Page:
“Not so long ago, same-sex marriage had seemed strange, even threatening; now it was the law. Was not multiple marriage simply another step along the road to greater tolerance?”
Jones answers him in the afterword 352 pages later. “We can and should say that, going forward, all polygamous marriages that come to the attention of authorities will be subject to prosecution,” Jones writes.
“With respect to subsisting or historical polygamous marriage, prosecution would only occur if it appeared that there were elements of exploitation, abuse, or a gross imbalance of power,” he continues. “This would permit the majority of existing polygamous marriages, and the families they supported, to continue, and run their course without government interference.
“I see little to be gained in tearing apart existing and functioning households,” he adds, “most of which include children of the wives involved, except where they are founded on exploitation or abuse.”
On the topic of same-sex marriage, Jones concedes, “The modern embrace of gays and lesbians appears to have had nothing but positive effects.”
He also quotes reference witness John Witte Jr, director of the Center for the Study of Law and Religion at Emory University in Georgia, as saying children and partners in same-sex marriages are flourishing, as are the communities that embrace them.”
“We’ve come to the conclusion in a number of different churches and in a number of different states and in a number of different cultural communities, that same-sex parties need to be treated the same way as other-sex parties when it comes to union.”
Jones also praises the Canadian Polyamory Advocacy Association’s (CPAA) lawyer John Ince, calling him “adept” at presenting his clients’ viewpoint in the reference case.
Jones summarizes the CPAA position as supporting “the idea that there could be some law to prohibit polygamy, but that it could not include the secular, egalitarian multipartner relationships that their membership idealized.”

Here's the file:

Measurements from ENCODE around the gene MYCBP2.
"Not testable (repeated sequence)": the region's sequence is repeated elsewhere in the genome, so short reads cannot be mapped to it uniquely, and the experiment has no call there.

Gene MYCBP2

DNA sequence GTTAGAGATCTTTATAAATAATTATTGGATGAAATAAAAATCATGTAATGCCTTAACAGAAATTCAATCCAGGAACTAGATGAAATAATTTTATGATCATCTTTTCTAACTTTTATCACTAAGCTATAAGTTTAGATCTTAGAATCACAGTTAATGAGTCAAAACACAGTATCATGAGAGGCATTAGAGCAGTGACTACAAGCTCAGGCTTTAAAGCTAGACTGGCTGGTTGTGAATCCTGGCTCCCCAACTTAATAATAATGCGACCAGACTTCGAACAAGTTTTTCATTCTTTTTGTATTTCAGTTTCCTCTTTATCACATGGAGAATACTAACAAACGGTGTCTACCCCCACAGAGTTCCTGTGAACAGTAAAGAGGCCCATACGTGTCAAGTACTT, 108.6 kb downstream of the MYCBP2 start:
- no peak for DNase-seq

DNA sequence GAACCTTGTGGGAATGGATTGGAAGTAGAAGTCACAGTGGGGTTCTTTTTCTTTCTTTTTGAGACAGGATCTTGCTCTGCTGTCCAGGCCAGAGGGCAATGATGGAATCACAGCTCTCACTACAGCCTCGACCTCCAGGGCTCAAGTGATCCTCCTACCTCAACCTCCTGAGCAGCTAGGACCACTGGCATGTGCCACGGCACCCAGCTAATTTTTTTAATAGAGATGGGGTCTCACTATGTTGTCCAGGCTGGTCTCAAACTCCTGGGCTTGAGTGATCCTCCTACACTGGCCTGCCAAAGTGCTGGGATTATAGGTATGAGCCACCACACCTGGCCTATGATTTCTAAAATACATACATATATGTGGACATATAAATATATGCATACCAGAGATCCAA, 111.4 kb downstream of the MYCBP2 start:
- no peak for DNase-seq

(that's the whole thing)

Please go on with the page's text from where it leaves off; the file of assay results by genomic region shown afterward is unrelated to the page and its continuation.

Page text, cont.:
Ince argued before Bauman that the ban on the formalization of polyamorous relationships violated freedom of expression in as much as “the public celebration of a polyamorous relationship affirms the value and legitimacy of the union. It is also an expression of love and commitment.”
Bauman disagreed. But he still differentiated between polygamy and polyamory in his ruling.
“For fundamentalist Mormons, polygamy is a fundamental spiritual principle through which they fulfill God’s plan,” Bauman said. “For polyamorists, the ability to live in a family with the people they love is essential.”
Bauman said the consensual and sex-positive nature of relationships are important tenets of polyamory. He also found that many polyamorists live mainstream lives fully integrated with their communities.
Ince welcomed Bauman’s decision as a relief to polyamorists whose lives and relationships were validated and found not to be illegal.
In the end, Bauman would hear and consider what he called “the most comprehensive judicial record on the subject ever produced,” Jones says.
Jones’s book, when read in tandem with Bramham’s history of the FLDS in Canada, The Secret Lives of Saints, and Bauman’s comprehensive ruling, provides an excellent overview of the context and law on polygamy in Canada.